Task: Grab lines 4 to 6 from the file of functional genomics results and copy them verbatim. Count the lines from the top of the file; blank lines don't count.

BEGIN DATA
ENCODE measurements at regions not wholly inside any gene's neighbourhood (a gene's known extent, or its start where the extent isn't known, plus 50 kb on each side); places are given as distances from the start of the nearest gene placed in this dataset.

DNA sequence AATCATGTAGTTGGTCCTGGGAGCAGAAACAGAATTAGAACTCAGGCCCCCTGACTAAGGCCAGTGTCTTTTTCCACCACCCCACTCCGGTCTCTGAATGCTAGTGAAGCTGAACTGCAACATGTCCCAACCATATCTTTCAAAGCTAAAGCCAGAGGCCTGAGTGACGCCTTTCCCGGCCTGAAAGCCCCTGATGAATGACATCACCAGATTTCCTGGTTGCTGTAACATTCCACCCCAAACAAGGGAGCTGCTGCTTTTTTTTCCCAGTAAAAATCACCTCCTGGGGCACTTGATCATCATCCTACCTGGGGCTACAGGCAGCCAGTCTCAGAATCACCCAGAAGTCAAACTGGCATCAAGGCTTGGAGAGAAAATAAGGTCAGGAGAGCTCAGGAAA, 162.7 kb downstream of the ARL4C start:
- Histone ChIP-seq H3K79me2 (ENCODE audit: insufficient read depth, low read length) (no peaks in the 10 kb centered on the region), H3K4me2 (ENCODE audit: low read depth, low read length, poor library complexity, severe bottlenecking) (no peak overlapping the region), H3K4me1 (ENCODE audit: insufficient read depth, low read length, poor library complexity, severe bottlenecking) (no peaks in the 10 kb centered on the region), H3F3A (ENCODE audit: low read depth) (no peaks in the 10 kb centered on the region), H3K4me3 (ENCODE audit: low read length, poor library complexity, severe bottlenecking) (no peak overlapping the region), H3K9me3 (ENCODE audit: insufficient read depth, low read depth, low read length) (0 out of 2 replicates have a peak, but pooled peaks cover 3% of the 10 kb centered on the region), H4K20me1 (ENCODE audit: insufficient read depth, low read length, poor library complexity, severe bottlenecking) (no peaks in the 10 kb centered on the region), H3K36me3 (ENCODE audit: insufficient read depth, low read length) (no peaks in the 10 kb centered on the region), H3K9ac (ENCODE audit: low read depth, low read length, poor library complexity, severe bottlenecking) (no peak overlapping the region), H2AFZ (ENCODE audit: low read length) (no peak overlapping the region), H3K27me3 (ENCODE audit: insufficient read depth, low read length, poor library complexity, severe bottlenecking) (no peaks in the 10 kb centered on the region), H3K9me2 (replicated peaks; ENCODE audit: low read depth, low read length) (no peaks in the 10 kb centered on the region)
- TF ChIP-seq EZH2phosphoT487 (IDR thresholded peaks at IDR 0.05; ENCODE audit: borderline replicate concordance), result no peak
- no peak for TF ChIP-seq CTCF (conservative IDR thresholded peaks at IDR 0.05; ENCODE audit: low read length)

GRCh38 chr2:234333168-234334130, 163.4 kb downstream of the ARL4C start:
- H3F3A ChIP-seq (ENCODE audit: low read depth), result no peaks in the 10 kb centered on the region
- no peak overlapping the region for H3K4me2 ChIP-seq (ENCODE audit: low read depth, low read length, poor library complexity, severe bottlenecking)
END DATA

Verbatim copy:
- TF ChIP-seq EZH2phosphoT487 (IDR thresholded peaks at IDR 0.05; ENCODE audit: borderline replicate concordance), result no peak
- no peak for TF ChIP-seq CTCF (conservative IDR thresholded peaks at IDR 0.05; ENCODE audit: low read length)

GRCh38 chr2:234333168-234334130, 163.4 kb downstream of the ARL4C start: